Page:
Durable powdery mildew disease resistance in Vitis vinifera: proof-of-function and discovery of genetic variation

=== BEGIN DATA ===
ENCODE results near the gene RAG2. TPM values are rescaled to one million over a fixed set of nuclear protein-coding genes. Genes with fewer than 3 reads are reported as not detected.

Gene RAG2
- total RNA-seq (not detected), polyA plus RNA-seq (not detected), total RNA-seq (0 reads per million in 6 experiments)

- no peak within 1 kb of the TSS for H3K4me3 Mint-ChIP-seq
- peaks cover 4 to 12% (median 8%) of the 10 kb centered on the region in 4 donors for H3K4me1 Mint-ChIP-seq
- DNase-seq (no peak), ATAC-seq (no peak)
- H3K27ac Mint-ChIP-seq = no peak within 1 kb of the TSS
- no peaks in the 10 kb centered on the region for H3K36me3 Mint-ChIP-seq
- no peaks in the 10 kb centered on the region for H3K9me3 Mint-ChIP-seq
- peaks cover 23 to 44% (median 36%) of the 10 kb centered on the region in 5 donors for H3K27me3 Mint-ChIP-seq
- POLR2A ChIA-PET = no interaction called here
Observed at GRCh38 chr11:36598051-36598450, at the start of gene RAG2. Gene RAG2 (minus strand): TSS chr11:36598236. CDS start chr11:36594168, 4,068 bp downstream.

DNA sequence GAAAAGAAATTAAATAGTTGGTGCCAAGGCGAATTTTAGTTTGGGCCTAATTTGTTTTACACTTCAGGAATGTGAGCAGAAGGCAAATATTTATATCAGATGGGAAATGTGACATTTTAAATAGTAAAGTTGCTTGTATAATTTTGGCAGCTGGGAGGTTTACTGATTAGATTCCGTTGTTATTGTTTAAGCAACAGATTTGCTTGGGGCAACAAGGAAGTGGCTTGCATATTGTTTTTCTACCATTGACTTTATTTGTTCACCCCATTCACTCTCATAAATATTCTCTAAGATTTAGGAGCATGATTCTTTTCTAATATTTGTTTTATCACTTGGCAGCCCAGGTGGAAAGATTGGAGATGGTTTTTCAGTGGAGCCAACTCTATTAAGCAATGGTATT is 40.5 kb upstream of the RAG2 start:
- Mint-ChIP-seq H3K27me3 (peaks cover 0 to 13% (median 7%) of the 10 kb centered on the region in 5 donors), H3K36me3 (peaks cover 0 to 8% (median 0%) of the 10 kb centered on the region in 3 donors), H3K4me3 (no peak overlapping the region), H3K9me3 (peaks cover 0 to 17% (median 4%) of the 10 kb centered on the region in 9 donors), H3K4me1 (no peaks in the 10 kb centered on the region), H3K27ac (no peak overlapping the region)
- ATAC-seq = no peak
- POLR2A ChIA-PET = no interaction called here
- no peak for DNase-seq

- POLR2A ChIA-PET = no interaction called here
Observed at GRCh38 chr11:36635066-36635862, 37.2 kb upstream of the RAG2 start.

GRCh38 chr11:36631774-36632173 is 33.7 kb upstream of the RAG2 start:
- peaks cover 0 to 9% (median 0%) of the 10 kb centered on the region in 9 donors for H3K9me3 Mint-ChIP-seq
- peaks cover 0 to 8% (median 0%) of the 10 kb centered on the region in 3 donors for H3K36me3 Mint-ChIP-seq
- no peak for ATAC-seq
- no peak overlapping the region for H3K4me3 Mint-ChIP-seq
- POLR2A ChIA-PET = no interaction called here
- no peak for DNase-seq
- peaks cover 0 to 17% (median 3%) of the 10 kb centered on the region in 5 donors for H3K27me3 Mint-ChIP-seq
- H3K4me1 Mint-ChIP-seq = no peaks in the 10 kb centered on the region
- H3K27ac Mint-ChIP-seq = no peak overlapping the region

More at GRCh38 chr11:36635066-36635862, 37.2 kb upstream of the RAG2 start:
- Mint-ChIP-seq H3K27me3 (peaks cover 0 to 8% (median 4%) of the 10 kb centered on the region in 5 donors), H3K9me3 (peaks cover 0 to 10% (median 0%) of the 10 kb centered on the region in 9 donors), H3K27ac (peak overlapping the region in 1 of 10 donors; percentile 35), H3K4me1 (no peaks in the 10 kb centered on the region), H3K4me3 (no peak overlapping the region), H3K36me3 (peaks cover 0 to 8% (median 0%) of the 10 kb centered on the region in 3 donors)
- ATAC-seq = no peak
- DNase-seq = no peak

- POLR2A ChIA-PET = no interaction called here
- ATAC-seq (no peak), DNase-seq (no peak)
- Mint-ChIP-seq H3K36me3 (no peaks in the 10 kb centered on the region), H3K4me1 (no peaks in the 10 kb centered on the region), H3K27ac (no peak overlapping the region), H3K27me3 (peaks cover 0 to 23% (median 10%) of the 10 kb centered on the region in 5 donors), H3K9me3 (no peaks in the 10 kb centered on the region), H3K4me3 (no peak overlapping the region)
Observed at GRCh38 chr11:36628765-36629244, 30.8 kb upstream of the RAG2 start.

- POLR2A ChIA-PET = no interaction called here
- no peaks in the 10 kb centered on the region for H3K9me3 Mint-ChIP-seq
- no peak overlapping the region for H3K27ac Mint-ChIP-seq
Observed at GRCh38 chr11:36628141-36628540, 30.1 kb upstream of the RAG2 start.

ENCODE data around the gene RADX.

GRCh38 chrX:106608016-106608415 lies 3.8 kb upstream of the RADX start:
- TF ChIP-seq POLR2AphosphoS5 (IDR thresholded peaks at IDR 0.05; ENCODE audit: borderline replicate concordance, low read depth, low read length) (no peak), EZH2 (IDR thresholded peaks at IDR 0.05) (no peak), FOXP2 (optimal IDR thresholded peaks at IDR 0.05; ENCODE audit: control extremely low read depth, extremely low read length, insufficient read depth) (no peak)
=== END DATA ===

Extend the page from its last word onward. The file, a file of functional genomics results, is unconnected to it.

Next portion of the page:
For the past sixty years, mlo resistance to barley powdery mildew has remained durable and is now incorporated into over 50%of the European barley acreage. Related mlo genes in Arabidopsis and tomato have recently been discovered and also confer resistance to powdery mildew via the same penetration resistance mechanism. Previously, we identified four strong candidates for mlo resistance in grapevine. To determine whether this gene could confer durable resistance in grapevine, we are pursuing a transgenic gene silencing approach and are screening Vitis vinifera germplasm for natural and induced mutations. In 2009, we designed, cloned and confirmed 17 new artificial microRNA (amiRNA) silencing constructs. After showing that Agroinfiltration and protoplast transfection were inefficient transient assays for detecting gene silencing, we initiated a collaboration with Dr. Bruce Reisch to develop stably transformed Chardonnay grapevines. Plans are to silence four VvMlo candidate resistance genes individually, in pairs, and all at once in a thorough effort to confirm resistance gene function. In addition, we implemented a similar strategy to silence two candidates for a second resistance gene from Arabidopsis, Pmr6, individually and in pairs. Thus far, typical results for biolistic transformation experiments have yielded 1000 to 3000 transiently-transformed Chardonnay cells per Petri dish, with regeneration of in vitro plants scheduled for 2010. While the transgenic assays described above could efficiently result in the development of transgenic V. vinifera cultivars with powdery mildew resistance, the information obtained could also be harnessed to identify V. vinifera breeding germplasm with previously undetected resistance alleles. Having previously discovered a surprising absence of functional genetic variation in preliminary investigations of Mlo DNA sequences across diverse Vitis spp., we successfully adapted and tested capillary electrophoresis ecoTILLING for grapevine in 2009. However, we documented the inefficiency of the technology when searching for known mutations and finding that peaks for known mutations were often hidden by background noise and that most peaks were false positives – artifacts of the technology (86%). Therefore, we developed and implemented a strategy to sequence 9 Mb (million base pairs) of our Mlo and Pmr6 candidate genes in a Chardonnay M2 seedling population segregating for random, induced point mutations. This will allow us to identify V. vinifera seedlings with functional mutations for use in grape breeding programs along with molecular markers perfectly linked with the resistance gene.